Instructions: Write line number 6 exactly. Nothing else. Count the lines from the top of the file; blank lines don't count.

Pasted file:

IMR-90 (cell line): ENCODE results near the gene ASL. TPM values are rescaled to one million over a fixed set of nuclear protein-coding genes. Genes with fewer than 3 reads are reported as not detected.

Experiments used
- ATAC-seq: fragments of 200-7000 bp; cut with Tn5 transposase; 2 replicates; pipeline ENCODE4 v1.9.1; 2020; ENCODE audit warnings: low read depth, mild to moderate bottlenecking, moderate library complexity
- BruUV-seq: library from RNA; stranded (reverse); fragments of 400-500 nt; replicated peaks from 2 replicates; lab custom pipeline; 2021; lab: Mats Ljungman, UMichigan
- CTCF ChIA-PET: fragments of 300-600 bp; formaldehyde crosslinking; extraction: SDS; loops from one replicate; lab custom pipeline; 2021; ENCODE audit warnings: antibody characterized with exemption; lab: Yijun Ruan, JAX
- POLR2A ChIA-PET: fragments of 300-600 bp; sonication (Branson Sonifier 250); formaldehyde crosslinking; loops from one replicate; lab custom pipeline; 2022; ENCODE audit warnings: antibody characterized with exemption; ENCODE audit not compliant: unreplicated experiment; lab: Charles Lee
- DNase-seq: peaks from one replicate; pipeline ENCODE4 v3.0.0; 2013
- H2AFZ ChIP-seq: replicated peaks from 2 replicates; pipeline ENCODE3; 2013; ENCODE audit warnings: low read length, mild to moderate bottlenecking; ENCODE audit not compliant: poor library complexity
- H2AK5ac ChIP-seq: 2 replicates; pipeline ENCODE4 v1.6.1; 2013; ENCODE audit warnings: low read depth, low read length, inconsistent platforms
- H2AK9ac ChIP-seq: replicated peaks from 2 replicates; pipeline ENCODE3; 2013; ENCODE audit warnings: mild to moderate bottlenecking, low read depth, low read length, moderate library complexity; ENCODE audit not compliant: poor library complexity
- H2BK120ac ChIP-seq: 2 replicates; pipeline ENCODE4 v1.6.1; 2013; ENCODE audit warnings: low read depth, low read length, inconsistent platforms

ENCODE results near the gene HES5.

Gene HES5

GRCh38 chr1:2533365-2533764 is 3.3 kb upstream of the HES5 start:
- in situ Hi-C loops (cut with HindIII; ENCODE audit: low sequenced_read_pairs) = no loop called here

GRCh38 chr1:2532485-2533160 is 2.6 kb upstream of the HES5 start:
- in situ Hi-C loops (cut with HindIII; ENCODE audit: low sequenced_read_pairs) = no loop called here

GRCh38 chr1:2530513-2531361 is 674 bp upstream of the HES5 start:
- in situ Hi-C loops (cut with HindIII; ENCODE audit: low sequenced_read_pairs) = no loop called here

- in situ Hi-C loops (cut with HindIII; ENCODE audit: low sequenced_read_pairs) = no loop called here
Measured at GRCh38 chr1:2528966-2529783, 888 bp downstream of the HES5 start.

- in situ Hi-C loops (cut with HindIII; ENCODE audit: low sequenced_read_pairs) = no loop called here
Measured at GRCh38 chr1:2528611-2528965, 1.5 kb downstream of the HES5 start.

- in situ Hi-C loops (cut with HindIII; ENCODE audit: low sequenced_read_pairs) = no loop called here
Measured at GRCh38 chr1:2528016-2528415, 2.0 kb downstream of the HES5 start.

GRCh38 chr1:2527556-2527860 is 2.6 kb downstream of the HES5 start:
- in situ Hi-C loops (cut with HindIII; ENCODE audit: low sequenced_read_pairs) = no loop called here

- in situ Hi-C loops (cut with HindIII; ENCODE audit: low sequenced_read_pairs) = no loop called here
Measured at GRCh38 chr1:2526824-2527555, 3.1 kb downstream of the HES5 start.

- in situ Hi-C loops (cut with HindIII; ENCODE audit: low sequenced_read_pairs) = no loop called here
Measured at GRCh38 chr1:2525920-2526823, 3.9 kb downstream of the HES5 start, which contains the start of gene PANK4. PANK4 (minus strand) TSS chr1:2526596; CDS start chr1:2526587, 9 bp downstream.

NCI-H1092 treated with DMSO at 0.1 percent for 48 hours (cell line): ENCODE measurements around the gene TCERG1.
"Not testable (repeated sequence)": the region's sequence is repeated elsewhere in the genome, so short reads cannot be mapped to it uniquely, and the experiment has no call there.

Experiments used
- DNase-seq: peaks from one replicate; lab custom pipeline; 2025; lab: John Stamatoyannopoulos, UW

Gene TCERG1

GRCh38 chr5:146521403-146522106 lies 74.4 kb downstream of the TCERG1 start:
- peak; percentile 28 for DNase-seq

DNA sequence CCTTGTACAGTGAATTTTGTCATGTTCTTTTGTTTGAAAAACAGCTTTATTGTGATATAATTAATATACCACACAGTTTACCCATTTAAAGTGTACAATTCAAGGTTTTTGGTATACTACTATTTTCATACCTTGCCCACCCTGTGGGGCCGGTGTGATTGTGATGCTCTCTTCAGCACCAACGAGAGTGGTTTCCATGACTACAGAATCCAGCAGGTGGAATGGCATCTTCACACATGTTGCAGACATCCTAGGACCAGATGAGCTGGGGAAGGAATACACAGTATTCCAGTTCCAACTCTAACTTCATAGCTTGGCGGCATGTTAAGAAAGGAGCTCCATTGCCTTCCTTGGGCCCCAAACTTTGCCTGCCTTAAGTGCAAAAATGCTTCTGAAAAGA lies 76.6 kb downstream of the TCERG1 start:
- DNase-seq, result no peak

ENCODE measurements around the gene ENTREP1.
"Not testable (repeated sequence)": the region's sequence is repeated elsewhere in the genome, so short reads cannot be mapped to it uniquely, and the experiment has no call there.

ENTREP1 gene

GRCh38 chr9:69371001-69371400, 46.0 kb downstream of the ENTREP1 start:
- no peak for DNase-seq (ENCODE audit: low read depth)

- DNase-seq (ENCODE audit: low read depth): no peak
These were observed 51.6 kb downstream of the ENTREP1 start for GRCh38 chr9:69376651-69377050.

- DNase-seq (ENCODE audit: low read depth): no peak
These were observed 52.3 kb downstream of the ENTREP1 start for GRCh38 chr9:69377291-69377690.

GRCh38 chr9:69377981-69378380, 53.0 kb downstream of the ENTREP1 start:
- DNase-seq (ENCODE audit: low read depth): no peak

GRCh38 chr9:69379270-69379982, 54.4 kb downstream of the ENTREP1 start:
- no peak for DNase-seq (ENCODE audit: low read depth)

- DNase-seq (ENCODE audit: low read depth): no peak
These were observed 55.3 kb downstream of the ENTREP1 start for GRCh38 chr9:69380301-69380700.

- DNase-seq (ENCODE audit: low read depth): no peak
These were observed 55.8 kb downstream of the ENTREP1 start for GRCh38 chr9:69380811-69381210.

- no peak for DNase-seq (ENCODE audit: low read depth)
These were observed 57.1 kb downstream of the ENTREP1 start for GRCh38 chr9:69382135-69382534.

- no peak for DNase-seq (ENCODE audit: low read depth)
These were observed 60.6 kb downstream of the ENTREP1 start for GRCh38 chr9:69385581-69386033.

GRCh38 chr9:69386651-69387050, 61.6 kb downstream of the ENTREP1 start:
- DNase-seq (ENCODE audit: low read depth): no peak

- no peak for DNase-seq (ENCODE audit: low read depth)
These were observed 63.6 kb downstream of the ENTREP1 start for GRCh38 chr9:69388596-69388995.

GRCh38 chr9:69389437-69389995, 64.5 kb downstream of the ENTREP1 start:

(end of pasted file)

- POLR2A ChIA-PET: fragments of 300-600 bp; sonication (Branson Sonifier 250); formaldehyde crosslinking; loops from one replicate; lab custom pipeline; 2022; ENCODE audit warnings: antibody characterized with exemption; ENCODE audit not compliant: unreplicated experiment; lab: Charles Lee